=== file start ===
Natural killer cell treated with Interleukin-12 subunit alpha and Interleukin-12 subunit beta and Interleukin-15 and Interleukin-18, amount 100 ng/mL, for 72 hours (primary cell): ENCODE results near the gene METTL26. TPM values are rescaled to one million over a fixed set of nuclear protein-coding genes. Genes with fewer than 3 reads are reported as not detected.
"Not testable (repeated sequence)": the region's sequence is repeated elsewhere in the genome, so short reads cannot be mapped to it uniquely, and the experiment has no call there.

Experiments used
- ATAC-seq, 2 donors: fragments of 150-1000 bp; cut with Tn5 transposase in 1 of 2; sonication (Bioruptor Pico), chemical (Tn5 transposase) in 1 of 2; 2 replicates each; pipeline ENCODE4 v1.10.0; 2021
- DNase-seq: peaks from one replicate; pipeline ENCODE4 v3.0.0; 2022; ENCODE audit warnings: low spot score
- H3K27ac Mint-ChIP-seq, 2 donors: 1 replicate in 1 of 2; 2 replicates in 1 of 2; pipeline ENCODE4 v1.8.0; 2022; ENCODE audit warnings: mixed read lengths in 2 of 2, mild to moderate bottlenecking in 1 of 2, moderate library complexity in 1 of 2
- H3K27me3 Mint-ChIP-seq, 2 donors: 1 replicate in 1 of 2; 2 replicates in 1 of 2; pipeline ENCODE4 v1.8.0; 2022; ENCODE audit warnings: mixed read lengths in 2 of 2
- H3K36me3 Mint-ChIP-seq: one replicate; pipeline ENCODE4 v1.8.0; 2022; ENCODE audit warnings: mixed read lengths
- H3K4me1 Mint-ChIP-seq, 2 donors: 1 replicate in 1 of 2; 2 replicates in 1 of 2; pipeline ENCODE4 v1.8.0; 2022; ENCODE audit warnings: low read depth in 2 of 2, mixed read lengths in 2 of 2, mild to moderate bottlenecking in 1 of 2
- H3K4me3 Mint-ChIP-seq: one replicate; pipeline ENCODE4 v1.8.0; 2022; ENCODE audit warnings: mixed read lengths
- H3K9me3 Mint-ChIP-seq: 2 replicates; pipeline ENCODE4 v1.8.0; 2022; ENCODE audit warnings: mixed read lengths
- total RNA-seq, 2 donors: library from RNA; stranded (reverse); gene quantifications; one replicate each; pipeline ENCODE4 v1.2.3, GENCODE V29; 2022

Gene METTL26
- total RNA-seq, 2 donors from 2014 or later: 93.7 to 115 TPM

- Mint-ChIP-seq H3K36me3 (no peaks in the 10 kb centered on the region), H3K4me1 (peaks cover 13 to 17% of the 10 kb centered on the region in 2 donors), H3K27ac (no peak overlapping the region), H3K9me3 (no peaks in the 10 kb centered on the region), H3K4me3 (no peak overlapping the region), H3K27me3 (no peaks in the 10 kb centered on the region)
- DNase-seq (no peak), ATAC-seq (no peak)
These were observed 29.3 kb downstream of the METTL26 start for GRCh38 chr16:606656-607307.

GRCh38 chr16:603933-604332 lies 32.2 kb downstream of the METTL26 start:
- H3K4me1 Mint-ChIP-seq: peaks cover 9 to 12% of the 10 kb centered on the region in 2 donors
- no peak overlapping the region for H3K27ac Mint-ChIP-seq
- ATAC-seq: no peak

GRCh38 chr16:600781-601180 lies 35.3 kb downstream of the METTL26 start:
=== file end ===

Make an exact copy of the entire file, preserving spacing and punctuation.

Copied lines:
Natural killer cell treated with Interleukin-12 subunit alpha and Interleukin-12 subunit beta and Interleukin-15 and Interleukin-18, amount 100 ng/mL, for 72 hours (primary cell): ENCODE results near the gene METTL26. TPM values are rescaled to one million over a fixed set of nuclear protein-coding genes. Genes with fewer than 3 reads are reported as not detected.
"Not testable (repeated sequence)": the region's sequence is repeated elsewhere in the genome, so short reads cannot be mapped to it uniquely, and the experiment has no call there.

Experiments used
- ATAC-seq, 2 donors: fragments of 150-1000 bp; cut with Tn5 transposase in 1 of 2; sonication (Bioruptor Pico), chemical (Tn5 transposase) in 1 of 2; 2 replicates each; pipeline ENCODE4 v1.10.0; 2021
- DNase-seq: peaks from one replicate; pipeline ENCODE4 v3.0.0; 2022; ENCODE audit warnings: low spot score
- H3K27ac Mint-ChIP-seq, 2 donors: 1 replicate in 1 of 2; 2 replicates in 1 of 2; pipeline ENCODE4 v1.8.0; 2022; ENCODE audit warnings: mixed read lengths in 2 of 2, mild to moderate bottlenecking in 1 of 2, moderate library complexity in 1 of 2
- H3K27me3 Mint-ChIP-seq, 2 donors: 1 replicate in 1 of 2; 2 replicates in 1 of 2; pipeline ENCODE4 v1.8.0; 2022; ENCODE audit warnings: mixed read lengths in 2 of 2
- H3K36me3 Mint-ChIP-seq: one replicate; pipeline ENCODE4 v1.8.0; 2022; ENCODE audit warnings: mixed read lengths
- H3K4me1 Mint-ChIP-seq, 2 donors: 1 replicate in 1 of 2; 2 replicates in 1 of 2; pipeline ENCODE4 v1.8.0; 2022; ENCODE audit warnings: low read depth in 2 of 2, mixed read lengths in 2 of 2, mild to moderate bottlenecking in 1 of 2
- H3K4me3 Mint-ChIP-seq: one replicate; pipeline ENCODE4 v1.8.0; 2022; ENCODE audit warnings: mixed read lengths
- H3K9me3 Mint-ChIP-seq: 2 replicates; pipeline ENCODE4 v1.8.0; 2022; ENCODE audit warnings: mixed read lengths
- total RNA-seq, 2 donors: library from RNA; stranded (reverse); gene quantifications; one replicate each; pipeline ENCODE4 v1.2.3, GENCODE V29; 2022

Gene METTL26
- total RNA-seq, 2 donors from 2014 or later: 93.7 to 115 TPM

- Mint-ChIP-seq H3K36me3 (no peaks in the 10 kb centered on the region), H3K4me1 (peaks cover 13 to 17% of the 10 kb centered on the region in 2 donors), H3K27ac (no peak overlapping the region), H3K9me3 (no peaks in the 10 kb centered on the region), H3K4me3 (no peak overlapping the region), H3K27me3 (no peaks in the 10 kb centered on the region)
- DNase-seq (no peak), ATAC-seq (no peak)
These were observed 29.3 kb downstream of the METTL26 start for GRCh38 chr16:606656-607307.

GRCh38 chr16:603933-604332 lies 32.2 kb downstream of the METTL26 start:
- H3K4me1 Mint-ChIP-seq: peaks cover 9 to 12% of the 10 kb centered on the region in 2 donors
- no peak overlapping the region for H3K27ac Mint-ChIP-seq
- ATAC-seq: no peak

GRCh38 chr16:600781-601180 lies 35.3 kb downstream of the METTL26 start: